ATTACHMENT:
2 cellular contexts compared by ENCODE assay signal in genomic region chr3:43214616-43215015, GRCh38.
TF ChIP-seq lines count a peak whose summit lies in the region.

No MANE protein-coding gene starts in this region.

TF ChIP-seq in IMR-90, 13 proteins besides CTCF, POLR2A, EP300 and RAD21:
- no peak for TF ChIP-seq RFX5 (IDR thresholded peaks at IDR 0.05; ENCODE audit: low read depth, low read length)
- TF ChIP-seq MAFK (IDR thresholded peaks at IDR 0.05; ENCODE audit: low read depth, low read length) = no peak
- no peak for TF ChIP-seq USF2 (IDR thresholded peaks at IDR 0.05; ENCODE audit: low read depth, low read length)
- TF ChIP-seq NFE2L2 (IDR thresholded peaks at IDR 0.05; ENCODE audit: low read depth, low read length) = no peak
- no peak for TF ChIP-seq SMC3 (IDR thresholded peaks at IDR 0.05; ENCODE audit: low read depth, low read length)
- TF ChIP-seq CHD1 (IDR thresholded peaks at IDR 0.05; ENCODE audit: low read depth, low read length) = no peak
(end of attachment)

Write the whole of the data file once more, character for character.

2 cellular contexts compared by ENCODE assay signal in genomic region chr3:43214616-43215015, GRCh38.
TF ChIP-seq lines count a peak whose summit lies in the region.

No MANE protein-coding gene starts in this region.

TF ChIP-seq in IMR-90, 13 proteins besides CTCF, POLR2A, EP300 and RAD21:
- no peak for TF ChIP-seq RFX5 (IDR thresholded peaks at IDR 0.05; ENCODE audit: low read depth, low read length)
- TF ChIP-seq MAFK (IDR thresholded peaks at IDR 0.05; ENCODE audit: low read depth, low read length) = no peak
- no peak for TF ChIP-seq USF2 (IDR thresholded peaks at IDR 0.05; ENCODE audit: low read depth, low read length)
- TF ChIP-seq NFE2L2 (IDR thresholded peaks at IDR 0.05; ENCODE audit: low read depth, low read length) = no peak
- no peak for TF ChIP-seq SMC3 (IDR thresholded peaks at IDR 0.05; ENCODE audit: low read depth, low read length)
- TF ChIP-seq CHD1 (IDR thresholded peaks at IDR 0.05; ENCODE audit: low read depth, low read length) = no peak